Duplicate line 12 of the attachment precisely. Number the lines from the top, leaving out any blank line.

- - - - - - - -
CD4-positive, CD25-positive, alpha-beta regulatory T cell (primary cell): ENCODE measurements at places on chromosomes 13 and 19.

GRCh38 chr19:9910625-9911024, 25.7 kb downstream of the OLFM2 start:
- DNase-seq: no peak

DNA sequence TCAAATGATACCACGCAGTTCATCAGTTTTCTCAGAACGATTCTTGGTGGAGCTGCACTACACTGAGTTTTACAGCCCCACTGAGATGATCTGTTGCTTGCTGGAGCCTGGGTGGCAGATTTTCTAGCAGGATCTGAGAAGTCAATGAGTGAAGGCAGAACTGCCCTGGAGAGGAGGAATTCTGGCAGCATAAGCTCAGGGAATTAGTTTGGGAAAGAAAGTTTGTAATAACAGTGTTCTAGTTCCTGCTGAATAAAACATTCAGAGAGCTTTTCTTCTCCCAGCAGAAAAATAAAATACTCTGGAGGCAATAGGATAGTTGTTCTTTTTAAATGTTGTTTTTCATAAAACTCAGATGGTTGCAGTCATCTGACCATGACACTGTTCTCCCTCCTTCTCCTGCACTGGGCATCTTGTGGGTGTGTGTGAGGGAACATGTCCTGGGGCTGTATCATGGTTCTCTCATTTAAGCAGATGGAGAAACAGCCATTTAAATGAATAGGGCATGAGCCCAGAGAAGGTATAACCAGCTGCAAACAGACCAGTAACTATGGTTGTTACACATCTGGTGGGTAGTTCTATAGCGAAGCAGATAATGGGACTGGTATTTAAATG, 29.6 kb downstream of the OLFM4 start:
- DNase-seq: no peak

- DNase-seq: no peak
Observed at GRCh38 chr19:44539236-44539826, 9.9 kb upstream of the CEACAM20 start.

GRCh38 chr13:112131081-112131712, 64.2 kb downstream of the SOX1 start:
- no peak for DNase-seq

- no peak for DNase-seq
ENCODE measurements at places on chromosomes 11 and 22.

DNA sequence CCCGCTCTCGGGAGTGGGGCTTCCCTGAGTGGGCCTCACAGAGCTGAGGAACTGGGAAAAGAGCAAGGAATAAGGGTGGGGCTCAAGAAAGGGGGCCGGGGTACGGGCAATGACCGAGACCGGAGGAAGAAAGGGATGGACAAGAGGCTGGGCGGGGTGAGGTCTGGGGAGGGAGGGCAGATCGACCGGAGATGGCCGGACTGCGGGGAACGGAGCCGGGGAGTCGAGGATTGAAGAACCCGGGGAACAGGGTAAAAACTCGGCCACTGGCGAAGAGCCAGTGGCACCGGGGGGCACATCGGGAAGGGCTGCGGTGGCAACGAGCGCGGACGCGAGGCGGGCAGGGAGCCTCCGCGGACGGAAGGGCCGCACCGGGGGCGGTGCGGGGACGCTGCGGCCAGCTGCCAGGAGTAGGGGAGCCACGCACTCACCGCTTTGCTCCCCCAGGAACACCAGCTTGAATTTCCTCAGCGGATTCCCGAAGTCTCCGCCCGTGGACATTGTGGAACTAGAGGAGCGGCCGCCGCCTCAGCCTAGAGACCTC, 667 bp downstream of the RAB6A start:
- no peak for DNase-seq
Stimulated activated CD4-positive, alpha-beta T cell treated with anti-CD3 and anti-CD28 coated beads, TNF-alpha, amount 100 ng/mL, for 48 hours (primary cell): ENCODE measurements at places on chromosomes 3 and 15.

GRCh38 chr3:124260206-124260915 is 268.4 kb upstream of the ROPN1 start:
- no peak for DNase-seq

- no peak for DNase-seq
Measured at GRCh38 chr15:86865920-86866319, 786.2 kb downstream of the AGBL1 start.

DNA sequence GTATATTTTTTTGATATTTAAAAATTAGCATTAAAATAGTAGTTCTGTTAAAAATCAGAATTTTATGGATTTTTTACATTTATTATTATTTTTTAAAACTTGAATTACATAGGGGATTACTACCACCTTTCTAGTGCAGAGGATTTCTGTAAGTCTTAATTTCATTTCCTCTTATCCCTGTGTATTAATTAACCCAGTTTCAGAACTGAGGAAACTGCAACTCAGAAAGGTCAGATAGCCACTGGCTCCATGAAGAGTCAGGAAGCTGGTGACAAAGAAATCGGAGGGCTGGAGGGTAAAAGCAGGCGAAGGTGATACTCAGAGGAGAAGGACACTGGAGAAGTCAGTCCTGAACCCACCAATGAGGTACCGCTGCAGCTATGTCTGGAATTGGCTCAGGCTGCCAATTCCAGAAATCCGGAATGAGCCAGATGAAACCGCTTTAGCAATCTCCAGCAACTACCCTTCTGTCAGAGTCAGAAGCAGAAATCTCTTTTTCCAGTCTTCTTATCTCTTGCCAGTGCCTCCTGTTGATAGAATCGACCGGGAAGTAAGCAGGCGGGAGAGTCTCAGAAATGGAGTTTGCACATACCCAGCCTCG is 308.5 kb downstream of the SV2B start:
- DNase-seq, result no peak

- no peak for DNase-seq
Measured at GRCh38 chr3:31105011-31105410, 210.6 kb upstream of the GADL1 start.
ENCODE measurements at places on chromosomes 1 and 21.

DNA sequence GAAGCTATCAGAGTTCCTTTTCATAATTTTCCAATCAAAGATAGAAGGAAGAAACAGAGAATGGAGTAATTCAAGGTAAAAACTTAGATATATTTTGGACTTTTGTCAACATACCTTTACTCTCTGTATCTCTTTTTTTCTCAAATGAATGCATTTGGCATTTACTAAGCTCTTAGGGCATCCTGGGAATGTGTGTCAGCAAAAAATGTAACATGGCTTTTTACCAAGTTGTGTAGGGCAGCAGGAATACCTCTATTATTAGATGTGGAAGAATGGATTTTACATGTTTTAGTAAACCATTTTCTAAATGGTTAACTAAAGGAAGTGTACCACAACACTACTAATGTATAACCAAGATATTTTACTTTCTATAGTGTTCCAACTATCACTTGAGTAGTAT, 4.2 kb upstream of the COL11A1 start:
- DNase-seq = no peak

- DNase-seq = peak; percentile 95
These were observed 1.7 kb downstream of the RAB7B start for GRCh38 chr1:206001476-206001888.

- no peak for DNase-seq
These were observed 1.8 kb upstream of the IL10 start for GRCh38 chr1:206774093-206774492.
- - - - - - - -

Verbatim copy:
DNA sequence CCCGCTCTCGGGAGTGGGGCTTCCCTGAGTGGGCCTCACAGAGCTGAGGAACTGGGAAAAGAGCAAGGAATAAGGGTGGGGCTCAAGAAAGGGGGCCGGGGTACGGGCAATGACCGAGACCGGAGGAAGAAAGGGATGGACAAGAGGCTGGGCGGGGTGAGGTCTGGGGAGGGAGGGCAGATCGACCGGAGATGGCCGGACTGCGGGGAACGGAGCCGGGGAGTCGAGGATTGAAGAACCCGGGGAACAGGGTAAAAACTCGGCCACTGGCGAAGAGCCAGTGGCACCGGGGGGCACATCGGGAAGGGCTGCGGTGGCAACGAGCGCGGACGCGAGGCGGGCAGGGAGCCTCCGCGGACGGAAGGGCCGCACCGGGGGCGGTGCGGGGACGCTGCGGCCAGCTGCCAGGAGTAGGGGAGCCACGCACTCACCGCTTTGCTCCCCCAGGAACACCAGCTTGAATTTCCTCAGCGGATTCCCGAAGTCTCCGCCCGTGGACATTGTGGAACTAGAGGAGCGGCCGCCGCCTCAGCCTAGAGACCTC, 667 bp downstream of the RAB6A start: